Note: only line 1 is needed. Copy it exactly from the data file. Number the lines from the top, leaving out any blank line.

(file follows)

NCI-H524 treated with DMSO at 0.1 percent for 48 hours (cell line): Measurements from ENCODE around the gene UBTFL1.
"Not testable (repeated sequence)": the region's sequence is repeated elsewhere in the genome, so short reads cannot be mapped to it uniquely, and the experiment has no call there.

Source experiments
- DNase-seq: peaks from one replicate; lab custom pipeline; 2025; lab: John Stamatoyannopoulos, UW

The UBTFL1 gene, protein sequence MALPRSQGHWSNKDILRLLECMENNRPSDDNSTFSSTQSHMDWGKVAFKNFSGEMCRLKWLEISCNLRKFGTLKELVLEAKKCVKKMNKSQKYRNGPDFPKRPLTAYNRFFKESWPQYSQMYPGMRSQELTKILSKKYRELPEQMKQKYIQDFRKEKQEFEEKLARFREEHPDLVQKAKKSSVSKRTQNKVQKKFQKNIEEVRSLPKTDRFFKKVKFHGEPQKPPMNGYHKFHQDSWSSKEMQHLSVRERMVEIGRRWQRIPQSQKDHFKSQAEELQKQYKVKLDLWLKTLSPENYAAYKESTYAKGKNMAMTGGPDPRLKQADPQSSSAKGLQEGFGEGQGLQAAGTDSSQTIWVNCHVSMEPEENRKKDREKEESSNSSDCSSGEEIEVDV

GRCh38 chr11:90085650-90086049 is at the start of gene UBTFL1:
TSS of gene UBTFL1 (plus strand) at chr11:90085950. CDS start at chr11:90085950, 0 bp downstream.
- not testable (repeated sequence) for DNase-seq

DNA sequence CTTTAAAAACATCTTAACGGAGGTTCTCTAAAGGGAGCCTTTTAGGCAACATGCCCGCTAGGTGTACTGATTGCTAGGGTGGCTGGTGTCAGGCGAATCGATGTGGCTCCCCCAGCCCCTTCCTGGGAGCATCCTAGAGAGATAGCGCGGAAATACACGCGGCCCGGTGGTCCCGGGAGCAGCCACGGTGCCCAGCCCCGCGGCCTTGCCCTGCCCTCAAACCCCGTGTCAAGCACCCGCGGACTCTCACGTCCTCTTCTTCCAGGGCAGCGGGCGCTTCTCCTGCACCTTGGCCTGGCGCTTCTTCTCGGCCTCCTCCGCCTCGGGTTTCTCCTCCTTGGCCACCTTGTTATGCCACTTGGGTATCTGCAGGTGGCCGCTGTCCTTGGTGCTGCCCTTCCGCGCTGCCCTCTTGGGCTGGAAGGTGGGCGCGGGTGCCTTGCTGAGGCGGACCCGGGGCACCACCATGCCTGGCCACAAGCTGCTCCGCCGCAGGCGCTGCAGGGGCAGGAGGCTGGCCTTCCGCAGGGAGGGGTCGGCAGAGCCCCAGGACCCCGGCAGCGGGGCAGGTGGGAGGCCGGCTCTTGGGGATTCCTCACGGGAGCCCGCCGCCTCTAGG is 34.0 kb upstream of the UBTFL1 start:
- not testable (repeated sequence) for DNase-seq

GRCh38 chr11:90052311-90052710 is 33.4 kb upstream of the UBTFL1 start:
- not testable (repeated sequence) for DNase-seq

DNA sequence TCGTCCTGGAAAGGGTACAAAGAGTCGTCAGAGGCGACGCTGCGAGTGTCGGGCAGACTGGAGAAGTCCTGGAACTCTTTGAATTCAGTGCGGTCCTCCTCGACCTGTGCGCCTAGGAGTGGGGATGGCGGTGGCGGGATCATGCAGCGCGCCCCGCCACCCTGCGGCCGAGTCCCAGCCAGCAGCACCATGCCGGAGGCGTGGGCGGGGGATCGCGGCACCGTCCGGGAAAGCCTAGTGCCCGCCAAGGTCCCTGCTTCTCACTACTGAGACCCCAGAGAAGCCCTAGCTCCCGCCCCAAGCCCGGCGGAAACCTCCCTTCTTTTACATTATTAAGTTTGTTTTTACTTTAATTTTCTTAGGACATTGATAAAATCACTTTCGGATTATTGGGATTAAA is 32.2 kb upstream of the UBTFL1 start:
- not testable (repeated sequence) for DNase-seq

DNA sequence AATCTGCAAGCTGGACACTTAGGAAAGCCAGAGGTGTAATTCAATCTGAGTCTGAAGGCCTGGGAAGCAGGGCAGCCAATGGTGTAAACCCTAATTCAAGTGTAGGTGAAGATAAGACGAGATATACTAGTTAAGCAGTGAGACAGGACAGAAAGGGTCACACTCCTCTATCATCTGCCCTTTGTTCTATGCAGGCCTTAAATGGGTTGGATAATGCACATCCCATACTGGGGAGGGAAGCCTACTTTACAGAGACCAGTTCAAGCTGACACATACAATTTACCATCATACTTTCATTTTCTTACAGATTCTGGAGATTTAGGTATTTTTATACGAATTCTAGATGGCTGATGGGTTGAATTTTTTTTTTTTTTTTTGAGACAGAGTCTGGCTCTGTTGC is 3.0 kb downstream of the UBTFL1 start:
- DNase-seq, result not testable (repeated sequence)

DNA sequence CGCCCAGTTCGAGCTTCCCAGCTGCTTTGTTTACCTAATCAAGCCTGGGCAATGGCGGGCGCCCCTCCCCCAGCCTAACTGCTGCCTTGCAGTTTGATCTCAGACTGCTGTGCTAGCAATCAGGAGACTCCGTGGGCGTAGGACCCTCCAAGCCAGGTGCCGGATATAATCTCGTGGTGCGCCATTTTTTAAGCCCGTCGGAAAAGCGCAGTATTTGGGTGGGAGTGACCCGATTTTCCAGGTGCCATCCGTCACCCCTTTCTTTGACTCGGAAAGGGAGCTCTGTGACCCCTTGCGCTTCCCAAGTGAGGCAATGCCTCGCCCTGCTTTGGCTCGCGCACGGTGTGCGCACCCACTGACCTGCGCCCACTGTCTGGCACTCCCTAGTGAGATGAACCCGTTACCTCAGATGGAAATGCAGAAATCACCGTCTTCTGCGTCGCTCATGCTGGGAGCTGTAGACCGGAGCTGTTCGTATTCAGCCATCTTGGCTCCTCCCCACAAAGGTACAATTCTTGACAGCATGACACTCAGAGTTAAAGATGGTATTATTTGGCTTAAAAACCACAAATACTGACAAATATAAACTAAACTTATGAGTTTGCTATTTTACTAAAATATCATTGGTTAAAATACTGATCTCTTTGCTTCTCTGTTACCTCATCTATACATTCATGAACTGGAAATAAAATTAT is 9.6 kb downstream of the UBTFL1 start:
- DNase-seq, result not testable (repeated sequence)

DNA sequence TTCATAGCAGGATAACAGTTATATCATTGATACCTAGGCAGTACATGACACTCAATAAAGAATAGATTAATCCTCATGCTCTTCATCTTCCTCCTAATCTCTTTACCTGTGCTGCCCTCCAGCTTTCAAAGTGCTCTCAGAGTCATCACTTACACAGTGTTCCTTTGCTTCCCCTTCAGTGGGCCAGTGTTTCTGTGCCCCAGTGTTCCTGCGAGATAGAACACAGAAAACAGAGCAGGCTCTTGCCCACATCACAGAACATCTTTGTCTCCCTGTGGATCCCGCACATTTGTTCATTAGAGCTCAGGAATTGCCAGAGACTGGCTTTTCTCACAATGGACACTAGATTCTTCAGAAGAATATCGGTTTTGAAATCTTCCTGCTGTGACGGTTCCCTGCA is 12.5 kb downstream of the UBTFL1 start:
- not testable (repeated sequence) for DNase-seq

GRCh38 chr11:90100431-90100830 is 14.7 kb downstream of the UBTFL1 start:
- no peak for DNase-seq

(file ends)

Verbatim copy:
NCI-H524 treated with DMSO at 0.1 percent for 48 hours (cell line): Measurements from ENCODE around the gene UBTFL1.